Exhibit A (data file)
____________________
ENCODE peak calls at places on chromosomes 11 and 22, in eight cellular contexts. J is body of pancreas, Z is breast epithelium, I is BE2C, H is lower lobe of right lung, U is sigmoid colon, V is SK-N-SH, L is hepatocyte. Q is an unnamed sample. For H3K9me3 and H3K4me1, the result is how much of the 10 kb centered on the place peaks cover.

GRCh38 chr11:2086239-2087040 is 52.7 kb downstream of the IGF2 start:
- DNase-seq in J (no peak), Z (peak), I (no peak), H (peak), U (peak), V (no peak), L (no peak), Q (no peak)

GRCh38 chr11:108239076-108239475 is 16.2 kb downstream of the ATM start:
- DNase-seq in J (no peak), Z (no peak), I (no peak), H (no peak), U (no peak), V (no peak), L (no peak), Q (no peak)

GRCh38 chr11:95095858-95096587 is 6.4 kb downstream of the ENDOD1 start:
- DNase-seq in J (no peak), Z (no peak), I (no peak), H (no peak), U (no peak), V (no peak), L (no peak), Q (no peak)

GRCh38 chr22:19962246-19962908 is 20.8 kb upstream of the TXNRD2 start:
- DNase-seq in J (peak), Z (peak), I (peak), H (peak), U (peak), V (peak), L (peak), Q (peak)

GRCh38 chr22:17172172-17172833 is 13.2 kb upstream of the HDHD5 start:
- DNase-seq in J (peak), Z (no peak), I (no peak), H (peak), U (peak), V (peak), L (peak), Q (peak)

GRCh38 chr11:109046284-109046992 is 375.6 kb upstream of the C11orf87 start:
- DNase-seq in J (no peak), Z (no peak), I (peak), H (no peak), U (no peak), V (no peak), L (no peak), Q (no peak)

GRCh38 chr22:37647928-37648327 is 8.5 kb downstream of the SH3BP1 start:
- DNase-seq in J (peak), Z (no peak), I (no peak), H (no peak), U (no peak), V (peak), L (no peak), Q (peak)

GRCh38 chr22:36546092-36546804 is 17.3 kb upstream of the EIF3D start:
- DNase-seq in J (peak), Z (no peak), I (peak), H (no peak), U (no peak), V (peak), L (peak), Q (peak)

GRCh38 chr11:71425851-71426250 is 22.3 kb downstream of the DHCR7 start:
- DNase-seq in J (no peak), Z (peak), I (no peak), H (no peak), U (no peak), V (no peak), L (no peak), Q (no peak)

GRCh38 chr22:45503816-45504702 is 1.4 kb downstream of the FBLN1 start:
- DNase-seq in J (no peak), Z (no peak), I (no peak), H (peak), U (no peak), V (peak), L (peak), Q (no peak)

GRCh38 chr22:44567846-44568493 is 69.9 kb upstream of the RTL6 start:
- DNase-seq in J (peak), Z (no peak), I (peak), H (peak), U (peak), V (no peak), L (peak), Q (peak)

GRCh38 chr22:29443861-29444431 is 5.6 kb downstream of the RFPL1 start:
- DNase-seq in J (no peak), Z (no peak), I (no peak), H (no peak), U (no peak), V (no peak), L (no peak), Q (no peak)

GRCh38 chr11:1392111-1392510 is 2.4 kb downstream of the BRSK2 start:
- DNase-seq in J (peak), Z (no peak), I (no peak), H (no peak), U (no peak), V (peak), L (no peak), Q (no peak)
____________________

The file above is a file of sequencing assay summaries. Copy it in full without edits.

ENCODE peak calls at places on chromosomes 11 and 22, in eight cellular contexts. J is body of pancreas, Z is breast epithelium, I is BE2C, H is lower lobe of right lung, U is sigmoid colon, V is SK-N-SH, L is hepatocyte. Q is an unnamed sample. For H3K9me3 and H3K4me1, the result is how much of the 10 kb centered on the place peaks cover.

GRCh38 chr11:2086239-2087040 is 52.7 kb downstream of the IGF2 start:
- DNase-seq in J (no peak), Z (peak), I (no peak), H (peak), U (peak), V (no peak), L (no peak), Q (no peak)

GRCh38 chr11:108239076-108239475 is 16.2 kb downstream of the ATM start:
- DNase-seq in J (no peak), Z (no peak), I (no peak), H (no peak), U (no peak), V (no peak), L (no peak), Q (no peak)

GRCh38 chr11:95095858-95096587 is 6.4 kb downstream of the ENDOD1 start:
- DNase-seq in J (no peak), Z (no peak), I (no peak), H (no peak), U (no peak), V (no peak), L (no peak), Q (no peak)

GRCh38 chr22:19962246-19962908 is 20.8 kb upstream of the TXNRD2 start:
- DNase-seq in J (peak), Z (peak), I (peak), H (peak), U (peak), V (peak), L (peak), Q (peak)

GRCh38 chr22:17172172-17172833 is 13.2 kb upstream of the HDHD5 start:
- DNase-seq in J (peak), Z (no peak), I (no peak), H (peak), U (peak), V (peak), L (peak), Q (peak)

GRCh38 chr11:109046284-109046992 is 375.6 kb upstream of the C11orf87 start:
- DNase-seq in J (no peak), Z (no peak), I (peak), H (no peak), U (no peak), V (no peak), L (no peak), Q (no peak)

GRCh38 chr22:37647928-37648327 is 8.5 kb downstream of the SH3BP1 start:
- DNase-seq in J (peak), Z (no peak), I (no peak), H (no peak), U (no peak), V (peak), L (no peak), Q (peak)

GRCh38 chr22:36546092-36546804 is 17.3 kb upstream of the EIF3D start:
- DNase-seq in J (peak), Z (no peak), I (peak), H (no peak), U (no peak), V (peak), L (peak), Q (peak)

GRCh38 chr11:71425851-71426250 is 22.3 kb downstream of the DHCR7 start:
- DNase-seq in J (no peak), Z (peak), I (no peak), H (no peak), U (no peak), V (no peak), L (no peak), Q (no peak)

GRCh38 chr22:45503816-45504702 is 1.4 kb downstream of the FBLN1 start:
- DNase-seq in J (no peak), Z (no peak), I (no peak), H (peak), U (no peak), V (peak), L (peak), Q (no peak)

GRCh38 chr22:44567846-44568493 is 69.9 kb upstream of the RTL6 start:
- DNase-seq in J (peak), Z (no peak), I (peak), H (peak), U (peak), V (no peak), L (peak), Q (peak)

GRCh38 chr22:29443861-29444431 is 5.6 kb downstream of the RFPL1 start:
- DNase-seq in J (no peak), Z (no peak), I (no peak), H (no peak), U (no peak), V (no peak), L (no peak), Q (no peak)

GRCh38 chr11:1392111-1392510 is 2.4 kb downstream of the BRSK2 start:
- DNase-seq in J (peak), Z (no peak), I (no peak), H (no peak), U (no peak), V (peak), L (no peak), Q (no peak)